Effective November 14, 2002, the Postal Service will implement the following policy and guidelines for assessing additional postage for Standard Mail and Periodicals carrier route mailings found to be out of sequence.

For mail that meets all other requirements for high density or saturation rates, if the pieces are found to exceed the 5 percent sequencing error limit (including being found in reverse walk sequence), the number of pieces that are out of sequence will be determined by multiplying the error percentage by the total pieces in the mailing claimed at the carrier route rates. That portion of the mailing will be charged the basic carrier route rate. This rate is available only when the mailer can demonstrate that an approved sequencing product was used in preparing the mail.

For basic carrier route rate mailings only, reverse sequencing will not disqualify a mailing from the basic rates as long as the mailer used an approved sequencing product in preparing the mail. Therefore, no additional postage is assessed for basic carrier route mailings found to be in reverse sequence. If the 5 percent sequencing error limit is exceeded for other reasons, the percentage of error will be assessed against the carrier route portion of the mailing. That percentage of the carrier route portion of the mailing will be charged the next higher rate for which the mail qualifies. For example, if a basic carrier route mailing is found to be 30 percent out of sequence, 30 percent of the pieces in the mailing claimed at the carrier route rates will be charged the next higher rate for which the pieces qualify. The remaining 70 percent of the basic carrier route rate pieces are not considered out of sequence and are charged the basic carrier route rate.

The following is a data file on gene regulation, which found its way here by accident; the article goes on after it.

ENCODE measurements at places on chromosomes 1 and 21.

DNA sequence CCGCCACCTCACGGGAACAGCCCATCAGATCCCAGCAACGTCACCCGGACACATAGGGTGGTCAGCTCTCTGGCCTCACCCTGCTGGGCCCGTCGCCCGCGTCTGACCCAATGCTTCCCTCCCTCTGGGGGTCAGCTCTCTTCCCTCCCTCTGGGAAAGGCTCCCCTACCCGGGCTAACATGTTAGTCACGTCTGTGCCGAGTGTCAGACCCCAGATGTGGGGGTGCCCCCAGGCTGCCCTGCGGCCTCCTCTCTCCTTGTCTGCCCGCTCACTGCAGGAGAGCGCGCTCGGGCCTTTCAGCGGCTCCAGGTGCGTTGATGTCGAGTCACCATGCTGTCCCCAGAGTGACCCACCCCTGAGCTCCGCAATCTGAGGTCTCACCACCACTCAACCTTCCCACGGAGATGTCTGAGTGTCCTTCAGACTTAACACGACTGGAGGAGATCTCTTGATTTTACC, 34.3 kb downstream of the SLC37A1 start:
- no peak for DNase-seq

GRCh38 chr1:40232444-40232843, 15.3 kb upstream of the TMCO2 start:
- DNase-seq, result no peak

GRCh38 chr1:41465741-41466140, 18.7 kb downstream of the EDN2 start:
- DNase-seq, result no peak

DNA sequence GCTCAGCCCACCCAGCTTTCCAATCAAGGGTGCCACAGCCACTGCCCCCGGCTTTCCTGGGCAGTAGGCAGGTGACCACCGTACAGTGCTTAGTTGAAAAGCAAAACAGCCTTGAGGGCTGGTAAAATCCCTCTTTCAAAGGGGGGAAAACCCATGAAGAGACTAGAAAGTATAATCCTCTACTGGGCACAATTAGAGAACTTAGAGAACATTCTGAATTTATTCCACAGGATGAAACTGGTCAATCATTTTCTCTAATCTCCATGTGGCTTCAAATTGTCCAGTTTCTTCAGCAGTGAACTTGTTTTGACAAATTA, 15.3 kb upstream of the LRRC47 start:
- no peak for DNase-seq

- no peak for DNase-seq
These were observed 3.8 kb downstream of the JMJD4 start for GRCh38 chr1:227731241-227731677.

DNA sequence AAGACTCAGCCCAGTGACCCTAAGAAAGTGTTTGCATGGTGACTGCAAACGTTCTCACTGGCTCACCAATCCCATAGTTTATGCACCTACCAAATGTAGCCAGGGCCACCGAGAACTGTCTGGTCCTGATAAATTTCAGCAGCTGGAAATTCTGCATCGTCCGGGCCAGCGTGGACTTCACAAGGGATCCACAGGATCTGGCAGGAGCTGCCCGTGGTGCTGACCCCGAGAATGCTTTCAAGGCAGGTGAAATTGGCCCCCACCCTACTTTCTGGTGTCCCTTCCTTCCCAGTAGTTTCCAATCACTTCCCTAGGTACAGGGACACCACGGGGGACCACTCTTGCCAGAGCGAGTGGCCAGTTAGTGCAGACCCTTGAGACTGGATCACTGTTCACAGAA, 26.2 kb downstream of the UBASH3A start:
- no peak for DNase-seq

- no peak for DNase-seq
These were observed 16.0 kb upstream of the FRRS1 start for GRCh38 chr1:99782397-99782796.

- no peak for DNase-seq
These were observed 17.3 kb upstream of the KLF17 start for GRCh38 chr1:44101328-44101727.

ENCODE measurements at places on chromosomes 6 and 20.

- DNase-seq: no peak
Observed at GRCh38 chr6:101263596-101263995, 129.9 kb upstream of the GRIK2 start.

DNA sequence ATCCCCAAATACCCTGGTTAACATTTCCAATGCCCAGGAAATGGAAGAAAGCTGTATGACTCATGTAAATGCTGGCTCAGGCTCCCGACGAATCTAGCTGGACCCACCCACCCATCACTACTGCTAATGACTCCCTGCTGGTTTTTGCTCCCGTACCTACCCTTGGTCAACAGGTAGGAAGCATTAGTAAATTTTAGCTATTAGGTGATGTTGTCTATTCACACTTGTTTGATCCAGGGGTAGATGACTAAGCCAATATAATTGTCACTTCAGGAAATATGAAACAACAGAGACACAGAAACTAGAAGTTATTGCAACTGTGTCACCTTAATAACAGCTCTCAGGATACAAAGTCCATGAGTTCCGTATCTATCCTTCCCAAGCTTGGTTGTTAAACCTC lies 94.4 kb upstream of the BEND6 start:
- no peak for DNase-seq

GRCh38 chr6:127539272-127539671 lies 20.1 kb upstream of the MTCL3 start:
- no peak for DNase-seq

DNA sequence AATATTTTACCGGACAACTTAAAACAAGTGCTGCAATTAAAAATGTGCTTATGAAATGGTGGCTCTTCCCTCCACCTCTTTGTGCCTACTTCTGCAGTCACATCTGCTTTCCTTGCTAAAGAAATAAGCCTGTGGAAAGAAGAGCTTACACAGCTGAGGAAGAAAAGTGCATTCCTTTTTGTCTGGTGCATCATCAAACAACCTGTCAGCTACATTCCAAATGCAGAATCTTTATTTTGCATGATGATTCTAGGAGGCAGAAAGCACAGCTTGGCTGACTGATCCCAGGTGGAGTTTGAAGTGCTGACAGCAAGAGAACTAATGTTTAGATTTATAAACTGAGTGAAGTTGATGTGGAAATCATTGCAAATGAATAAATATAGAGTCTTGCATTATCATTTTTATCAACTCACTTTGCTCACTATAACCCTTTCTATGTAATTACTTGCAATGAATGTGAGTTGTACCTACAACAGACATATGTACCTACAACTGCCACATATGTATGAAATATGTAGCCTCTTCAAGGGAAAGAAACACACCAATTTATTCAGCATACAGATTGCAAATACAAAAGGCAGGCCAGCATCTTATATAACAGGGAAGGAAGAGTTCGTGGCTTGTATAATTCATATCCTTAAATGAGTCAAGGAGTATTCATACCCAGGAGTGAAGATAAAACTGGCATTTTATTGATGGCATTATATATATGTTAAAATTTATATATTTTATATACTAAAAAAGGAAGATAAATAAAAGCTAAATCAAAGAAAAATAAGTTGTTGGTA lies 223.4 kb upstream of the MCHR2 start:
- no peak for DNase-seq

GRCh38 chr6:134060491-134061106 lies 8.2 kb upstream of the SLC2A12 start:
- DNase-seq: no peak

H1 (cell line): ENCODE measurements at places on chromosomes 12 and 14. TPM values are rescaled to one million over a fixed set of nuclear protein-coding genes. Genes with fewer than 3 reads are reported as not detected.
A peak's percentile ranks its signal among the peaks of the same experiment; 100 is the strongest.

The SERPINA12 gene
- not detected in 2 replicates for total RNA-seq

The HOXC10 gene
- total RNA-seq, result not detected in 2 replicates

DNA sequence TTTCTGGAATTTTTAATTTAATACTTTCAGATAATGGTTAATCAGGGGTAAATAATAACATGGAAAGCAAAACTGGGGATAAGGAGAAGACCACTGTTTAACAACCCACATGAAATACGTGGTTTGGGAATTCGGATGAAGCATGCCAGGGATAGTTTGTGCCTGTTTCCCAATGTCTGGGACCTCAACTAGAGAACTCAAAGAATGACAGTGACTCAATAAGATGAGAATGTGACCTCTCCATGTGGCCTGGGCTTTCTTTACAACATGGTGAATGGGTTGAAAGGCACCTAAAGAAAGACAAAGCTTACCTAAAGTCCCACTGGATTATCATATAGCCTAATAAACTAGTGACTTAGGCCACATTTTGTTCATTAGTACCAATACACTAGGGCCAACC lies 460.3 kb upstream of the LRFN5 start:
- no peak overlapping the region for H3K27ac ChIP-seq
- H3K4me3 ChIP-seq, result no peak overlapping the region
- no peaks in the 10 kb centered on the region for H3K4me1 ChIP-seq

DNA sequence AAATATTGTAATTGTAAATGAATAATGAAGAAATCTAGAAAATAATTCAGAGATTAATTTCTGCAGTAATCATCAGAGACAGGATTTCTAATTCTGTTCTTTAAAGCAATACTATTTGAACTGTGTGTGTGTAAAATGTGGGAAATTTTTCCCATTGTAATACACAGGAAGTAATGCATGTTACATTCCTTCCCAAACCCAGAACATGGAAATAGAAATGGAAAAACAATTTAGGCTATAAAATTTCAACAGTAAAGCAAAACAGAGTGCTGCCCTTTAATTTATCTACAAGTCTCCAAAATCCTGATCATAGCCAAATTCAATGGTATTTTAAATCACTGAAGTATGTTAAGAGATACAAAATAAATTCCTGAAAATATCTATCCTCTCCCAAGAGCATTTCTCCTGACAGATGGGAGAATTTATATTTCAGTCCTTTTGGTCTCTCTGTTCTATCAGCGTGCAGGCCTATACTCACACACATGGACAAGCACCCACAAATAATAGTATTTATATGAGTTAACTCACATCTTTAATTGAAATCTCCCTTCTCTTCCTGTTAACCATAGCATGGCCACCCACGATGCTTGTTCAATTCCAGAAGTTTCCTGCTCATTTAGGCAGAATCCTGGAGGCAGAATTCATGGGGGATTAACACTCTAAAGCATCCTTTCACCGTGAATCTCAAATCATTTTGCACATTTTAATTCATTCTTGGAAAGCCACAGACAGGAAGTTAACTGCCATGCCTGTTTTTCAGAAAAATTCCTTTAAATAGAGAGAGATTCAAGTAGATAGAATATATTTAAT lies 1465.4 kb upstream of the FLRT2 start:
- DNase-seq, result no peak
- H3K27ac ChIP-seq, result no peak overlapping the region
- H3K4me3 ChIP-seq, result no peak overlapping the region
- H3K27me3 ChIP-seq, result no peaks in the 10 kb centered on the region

Two commenters asked whether the application of a barcode to carrier route pieces would make any difference in determining the next higher rate. The presence of a barcode may make a difference, since the next higher rate may be an automation rate if the pieces meet automation standards and are properly barcoded.